Posts tagged Lathyrus latifolus
Simple Country Bouquet from the Garden

Besides growing your own edibles, it is a great idea to grow your own flowers for bouquets. Here is a simple country bouquet idea for an event I had this spring.

Flowers. My perennial sweet peas were abundant and in bloom. I have written about my lovely perennial sweet peas in more detail, Perennial Sweet Peas. Perennial sweet peas are easy to grow, bloom spring to summer, and return year and year. Perennial sweet peas are one suggestion. Let your garden dictate your bouquet.

Vessel. I collected Bulgarian yogurt jars back in the seventies. When traveling through Bulgaria, yogurt was sold in these simple-shaped wide mouth jars. Such a nice size, and an appealing shape. You can use any vessel you have on hand. Try using vessels which appeal to you and are a little out of the ordinary.

Embellishment. These Bulgarian jars are clear. For fun, and a little color, I lined the jars with peppermint geranium leaves. These leaves are very soft and fuzzy. They hold up well in water for several days. The leaves are the prettiest "Ireland" green which is fabulous with the various pinks of the perennial sweet peas. I could have added a pretty ribbon, or glass balls at the bottom of the jars.

In a way, this simple country bouquet from my garden is exactly what my dear friend, Debra Prinzing, and her photographer, David E. Perry, are trying to convey in their new book, The 50 Mile Bouquet: Seasonal, Local and Sustainable Flowers. Following after the "Slow Food" movement, Prinzing and Perry introduce us to the "Slow Flower" movement. Do you know where your flowers are grown? When they were harvested? If chemicals were used to grow them? Prinzing and Perry introduce us to local organic flower growers, gathering, and ultimate "Slow Flower" design. Using fresh flowers out of our own gardens is one easy step in this direction.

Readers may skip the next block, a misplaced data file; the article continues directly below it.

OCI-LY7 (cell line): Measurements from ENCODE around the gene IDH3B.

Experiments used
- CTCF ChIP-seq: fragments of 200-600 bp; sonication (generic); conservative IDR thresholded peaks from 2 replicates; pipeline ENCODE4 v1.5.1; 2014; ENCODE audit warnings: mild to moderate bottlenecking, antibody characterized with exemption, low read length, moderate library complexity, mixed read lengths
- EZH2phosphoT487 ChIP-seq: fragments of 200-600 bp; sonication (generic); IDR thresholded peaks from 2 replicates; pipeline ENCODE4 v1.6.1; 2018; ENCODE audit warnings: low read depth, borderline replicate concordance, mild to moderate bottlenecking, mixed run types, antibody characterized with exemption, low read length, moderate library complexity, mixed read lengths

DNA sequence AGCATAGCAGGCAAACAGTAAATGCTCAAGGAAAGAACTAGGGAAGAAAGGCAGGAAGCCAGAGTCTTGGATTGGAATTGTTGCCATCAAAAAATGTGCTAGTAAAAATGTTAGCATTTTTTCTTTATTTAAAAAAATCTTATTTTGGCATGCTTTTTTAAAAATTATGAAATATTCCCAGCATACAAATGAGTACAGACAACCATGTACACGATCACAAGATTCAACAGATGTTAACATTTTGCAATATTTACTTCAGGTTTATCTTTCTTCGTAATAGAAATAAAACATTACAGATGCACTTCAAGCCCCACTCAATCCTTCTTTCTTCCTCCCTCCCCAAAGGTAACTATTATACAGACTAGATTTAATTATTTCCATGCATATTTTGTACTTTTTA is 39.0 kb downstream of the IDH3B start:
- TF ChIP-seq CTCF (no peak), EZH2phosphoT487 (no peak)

Please share if you are aware of local organic flower growers in your area? Please share if you create your own organic flower bouquets out of your own garden.

Perennial Sweet Pea

Just when the heat of late spring is too much for my annual sweet peas and they start to fade, my perennial sweet pea, Lathyrus latifolus, seems to kick in and surprise me with it's "oh so delicate" orchid-shaped blooms. Looks are deceiving, however, there is nothing delicate about this sweet pea perennial plant. It is a workhorse as beautiful screen for you in your garden, natural banks, roadside fences, and hard to plant areas.

Hardy to Zone 3, it is more drought tolerant than annual sweet peas. It likes sun, and will bloom more profusely with plenty of sun. Perennial Sweet Pea comes back year after year, easily self-sowing and can reach 9 to 12 feet high. It blooms late spring to summer.

Perennial sweet pea flowers are quite different from it's annual sweet pea cousins, too. They have no fragrance. Their flower palette is very feminine, blooming in shell pink, white, and mauve colors only. The perennial sweet pea flower is a diminutive 1" size, smaller and less wavy ruffle, from the sweet pea flowers you are most likely familiar with.

Each flower is a perfect tiny orchid shape, aligned in a straight row of spray on its vine. Perennial sweet peas are great as cut flowers in arrangements as a small bouquet, or using the entire dramatic vine with its spray of  sweet pea blooms.

It has history, too. It is an heirloom vine, which Thomas Jefferson grew, enjoyed, and called "everlasting pea"  in his day. Modern day, Sweet Pea Queen, Renee Shepard, of Renee's Garden has the Perennial Sweet Pea seeds available to purchase on her website.

In celebration of  all moms on their special day,  Happy Mother's Day!